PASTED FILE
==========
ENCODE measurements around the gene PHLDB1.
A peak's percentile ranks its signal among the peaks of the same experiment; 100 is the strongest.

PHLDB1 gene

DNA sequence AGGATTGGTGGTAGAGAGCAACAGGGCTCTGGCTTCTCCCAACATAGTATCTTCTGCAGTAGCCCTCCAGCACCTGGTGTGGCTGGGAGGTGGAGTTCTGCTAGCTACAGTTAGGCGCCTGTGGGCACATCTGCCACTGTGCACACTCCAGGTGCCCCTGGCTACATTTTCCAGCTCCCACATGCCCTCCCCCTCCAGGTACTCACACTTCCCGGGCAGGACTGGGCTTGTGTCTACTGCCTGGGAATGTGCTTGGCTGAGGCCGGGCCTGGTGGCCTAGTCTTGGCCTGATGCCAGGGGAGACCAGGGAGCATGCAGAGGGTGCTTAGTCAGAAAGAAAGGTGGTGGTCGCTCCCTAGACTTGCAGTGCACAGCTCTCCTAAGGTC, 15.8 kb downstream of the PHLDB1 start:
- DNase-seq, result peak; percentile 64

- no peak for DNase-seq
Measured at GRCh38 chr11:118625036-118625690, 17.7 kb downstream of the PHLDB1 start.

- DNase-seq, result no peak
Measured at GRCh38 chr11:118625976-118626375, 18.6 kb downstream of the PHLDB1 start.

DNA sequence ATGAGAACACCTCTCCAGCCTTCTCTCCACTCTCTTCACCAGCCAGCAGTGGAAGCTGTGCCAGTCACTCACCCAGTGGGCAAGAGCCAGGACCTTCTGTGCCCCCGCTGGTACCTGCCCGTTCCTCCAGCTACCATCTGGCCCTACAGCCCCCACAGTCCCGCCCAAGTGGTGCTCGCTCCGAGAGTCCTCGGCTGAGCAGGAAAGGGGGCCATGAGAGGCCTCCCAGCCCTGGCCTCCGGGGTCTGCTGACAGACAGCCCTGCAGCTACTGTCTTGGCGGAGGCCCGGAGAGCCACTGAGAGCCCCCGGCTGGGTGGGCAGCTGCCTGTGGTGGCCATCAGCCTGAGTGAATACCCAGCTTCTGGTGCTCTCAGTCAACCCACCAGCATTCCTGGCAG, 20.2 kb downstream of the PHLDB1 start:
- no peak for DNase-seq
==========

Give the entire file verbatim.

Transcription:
ENCODE measurements around the gene PHLDB1.
A peak's percentile ranks its signal among the peaks of the same experiment; 100 is the strongest.

PHLDB1 gene

DNA sequence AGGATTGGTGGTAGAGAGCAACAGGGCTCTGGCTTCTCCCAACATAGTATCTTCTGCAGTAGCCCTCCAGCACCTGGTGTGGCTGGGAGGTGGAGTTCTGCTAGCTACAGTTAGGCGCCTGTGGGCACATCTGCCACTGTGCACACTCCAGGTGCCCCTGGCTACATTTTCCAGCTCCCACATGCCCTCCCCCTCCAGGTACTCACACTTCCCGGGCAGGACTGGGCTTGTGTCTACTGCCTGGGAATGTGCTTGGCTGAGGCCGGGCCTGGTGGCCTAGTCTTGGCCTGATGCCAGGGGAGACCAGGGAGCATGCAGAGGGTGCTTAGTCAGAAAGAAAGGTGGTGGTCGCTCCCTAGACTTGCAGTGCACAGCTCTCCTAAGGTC, 15.8 kb downstream of the PHLDB1 start:
- DNase-seq, result peak; percentile 64

- no peak for DNase-seq
Measured at GRCh38 chr11:118625036-118625690, 17.7 kb downstream of the PHLDB1 start.

- DNase-seq, result no peak
Measured at GRCh38 chr11:118625976-118626375, 18.6 kb downstream of the PHLDB1 start.

DNA sequence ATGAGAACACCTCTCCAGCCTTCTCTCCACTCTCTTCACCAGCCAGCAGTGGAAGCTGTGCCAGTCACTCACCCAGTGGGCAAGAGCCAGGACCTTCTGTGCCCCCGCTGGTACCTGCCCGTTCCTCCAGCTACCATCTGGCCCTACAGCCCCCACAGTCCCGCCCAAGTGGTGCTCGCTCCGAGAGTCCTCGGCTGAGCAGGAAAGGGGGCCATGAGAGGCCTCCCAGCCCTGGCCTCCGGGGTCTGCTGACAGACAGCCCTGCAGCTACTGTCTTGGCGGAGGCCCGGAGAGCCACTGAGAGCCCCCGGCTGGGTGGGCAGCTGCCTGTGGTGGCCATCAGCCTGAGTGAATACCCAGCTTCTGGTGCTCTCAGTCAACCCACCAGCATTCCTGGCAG, 20.2 kb downstream of the PHLDB1 start:
- no peak for DNase-seq